Do no lights mean ‘no work, no pay’? Don’t be in the dark
Law firm sheds light on employers’ obligations when load-shedding hits
When Eskom turns off the power, it does not mean it’s “no work, no pay” for SA’s workforce.
That’s the word from commercial and corporate law firm Cliffe Dekker Hofmeyr, which warned this week that applying the “no work, no pay” principle would be an infringement of the Basic Conditions of Employment Act.
This comes as Eskom appealed to consumers last week to use electricity sparingly, as colder weather was expected to increase the risk of load-shedding.
It is no secret the intensified load-shedding has had a devastating economic effect on many companies.
Without electricity, many businesses cannot function, and in those instances, employees are unable to work.
“Employers might be under the impression that in instances where employees are unable to work, that the ‘no work, no pay’ principle applies,” said Aadil Patel of Cliffe Dekker Hofmeyr.
“However, when hours are lost as a result of power outages, the fact that employees are unable to work is due to no fault of the employer, nor the employee.
“Therefore, the no work, no pay principle would not apply,” said Patel.
In accordance with common law and the Basic Conditions of Employment Act, an employment contract is a reciprocal contract in which the employee agrees to work for the employer who will remunerate the employee at an agreed rate.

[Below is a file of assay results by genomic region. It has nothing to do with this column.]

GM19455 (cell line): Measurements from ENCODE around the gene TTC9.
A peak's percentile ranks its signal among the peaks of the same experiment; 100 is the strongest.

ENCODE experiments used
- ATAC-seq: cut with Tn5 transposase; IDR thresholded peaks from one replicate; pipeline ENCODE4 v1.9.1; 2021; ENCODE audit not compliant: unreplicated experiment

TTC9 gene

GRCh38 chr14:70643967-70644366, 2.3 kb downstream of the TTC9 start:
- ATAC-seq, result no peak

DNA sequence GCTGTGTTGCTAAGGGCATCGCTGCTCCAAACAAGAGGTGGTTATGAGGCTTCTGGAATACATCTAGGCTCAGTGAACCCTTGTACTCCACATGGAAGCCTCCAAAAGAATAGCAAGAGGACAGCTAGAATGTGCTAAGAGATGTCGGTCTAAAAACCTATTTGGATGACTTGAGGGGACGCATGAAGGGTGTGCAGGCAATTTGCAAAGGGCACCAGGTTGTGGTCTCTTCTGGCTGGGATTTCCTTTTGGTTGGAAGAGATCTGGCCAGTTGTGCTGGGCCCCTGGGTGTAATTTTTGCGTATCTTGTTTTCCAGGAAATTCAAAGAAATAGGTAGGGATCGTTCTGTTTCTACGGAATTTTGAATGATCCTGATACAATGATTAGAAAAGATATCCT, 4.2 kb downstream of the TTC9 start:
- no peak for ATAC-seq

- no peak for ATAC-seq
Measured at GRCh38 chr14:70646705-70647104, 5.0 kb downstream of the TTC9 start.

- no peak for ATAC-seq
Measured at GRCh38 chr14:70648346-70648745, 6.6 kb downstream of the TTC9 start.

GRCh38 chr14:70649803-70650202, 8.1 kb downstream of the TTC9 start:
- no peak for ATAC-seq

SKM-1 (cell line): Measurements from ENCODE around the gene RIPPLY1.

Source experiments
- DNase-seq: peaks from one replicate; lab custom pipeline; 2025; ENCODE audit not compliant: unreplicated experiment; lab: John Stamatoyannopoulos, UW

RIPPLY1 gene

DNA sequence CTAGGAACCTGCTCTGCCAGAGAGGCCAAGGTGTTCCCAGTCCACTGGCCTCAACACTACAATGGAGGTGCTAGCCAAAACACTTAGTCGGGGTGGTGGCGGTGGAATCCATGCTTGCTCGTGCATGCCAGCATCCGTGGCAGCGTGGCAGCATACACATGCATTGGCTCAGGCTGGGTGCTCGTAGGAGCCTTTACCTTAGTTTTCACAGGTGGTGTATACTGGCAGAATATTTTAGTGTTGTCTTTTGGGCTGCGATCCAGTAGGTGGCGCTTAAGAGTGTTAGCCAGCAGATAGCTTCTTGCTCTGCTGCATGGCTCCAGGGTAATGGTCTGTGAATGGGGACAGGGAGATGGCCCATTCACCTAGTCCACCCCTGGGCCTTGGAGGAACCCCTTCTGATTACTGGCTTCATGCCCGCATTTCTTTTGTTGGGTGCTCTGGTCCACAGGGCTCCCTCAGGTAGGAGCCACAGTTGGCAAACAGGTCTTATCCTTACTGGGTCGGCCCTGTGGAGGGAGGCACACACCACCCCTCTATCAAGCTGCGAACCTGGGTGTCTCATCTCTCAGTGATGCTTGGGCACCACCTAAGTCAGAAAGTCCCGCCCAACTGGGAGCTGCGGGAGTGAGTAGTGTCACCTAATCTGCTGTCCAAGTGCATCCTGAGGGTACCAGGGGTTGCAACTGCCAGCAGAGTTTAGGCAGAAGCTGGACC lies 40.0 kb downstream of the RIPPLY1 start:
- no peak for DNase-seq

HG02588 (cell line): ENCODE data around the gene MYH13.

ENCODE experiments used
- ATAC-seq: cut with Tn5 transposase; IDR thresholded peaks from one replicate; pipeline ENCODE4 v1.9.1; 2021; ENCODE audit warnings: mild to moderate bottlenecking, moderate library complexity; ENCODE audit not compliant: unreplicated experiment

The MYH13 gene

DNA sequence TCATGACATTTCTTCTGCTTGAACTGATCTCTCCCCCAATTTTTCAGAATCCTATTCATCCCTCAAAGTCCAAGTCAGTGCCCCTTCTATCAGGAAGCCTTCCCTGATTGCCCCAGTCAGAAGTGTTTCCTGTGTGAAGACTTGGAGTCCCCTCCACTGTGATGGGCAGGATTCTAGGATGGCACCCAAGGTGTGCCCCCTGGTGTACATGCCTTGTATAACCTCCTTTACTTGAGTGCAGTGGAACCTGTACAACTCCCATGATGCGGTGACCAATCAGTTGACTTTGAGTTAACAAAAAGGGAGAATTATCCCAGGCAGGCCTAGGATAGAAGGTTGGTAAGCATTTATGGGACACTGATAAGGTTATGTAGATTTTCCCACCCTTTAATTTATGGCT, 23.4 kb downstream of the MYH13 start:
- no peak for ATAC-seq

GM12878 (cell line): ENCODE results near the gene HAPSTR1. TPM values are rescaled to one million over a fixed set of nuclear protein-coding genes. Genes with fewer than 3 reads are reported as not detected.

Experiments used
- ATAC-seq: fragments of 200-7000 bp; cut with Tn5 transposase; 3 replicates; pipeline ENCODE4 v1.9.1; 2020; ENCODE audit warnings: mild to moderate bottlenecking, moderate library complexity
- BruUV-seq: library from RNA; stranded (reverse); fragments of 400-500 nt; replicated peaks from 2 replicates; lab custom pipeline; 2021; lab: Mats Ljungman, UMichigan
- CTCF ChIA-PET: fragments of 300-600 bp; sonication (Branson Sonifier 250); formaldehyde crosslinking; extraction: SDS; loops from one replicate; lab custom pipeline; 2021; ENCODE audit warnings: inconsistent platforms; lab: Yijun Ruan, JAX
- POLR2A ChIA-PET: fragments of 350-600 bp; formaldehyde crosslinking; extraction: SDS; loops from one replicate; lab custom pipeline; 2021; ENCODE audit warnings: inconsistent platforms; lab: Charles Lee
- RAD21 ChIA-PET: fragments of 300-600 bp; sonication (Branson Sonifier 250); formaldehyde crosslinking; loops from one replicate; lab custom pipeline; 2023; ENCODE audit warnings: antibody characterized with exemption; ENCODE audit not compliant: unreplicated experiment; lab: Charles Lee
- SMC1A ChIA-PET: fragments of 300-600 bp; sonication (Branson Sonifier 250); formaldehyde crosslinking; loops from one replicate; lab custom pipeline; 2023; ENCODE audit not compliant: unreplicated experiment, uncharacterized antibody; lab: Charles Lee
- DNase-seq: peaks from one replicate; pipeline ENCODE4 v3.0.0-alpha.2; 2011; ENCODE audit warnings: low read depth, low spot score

If an employee arrives at the work premises to tender services and the employer, for any reason, cannot provide work for the employee, or the employee’s work relies on various tools and equipment that require electricity, the employer must still pay the employee.
“Unfortunately, this can be financially crippling for a company who is obligated to pay employees while simultaneously not making any revenue during those hours of non-activity.
“Since an employment contract is reciprocal by nature, a possible solution to minimise the effects of load-shedding would be to negotiate with the employees or unions, an agreement which adjusts the hours of work to avoid facing hours of non-activity,” said Patel.
“However, it is crucial to note that to make the changes legally binding, the employees need to agree to all proposals.
“If no agreement can be reached, then the risk and prospect of restructuring in terms of the Labour Relations Act, No 66 of 1995, become a reality.”
Patel said there were, however, some industries that had already considered the dire effects of load-shedding and entered into agreements on procedures for such situations.
“In situations where an employer elects to send the employees home or alternatively, requires them to return to work where work can be resumed, employees shall receive no less than four hours’ work or pay in lieu thereof.”
Load-shedding has introduced countless challenges that threaten the financial stability of many companies across the country.
“However, it is crucial that employers do not risk breaching labour legislation to avoid financial losses.
“Rather, there is a duty on the employer to plan accordingly to protect the company and the livelihood of the employee,” said Patel.
Cosatu’s Edwin Mkhize said the union had raised the issue of nonpayment during load-shedding.
“Load-shedding is not a worker’s fault. Workers cannot be penalised when Eskom cuts off the electricity.
“It cannot be correct if a worker has reported for work and there is no electricity, that they receive no pay. It is certainly an infringement of the Basic Conditions of Employment,” he said.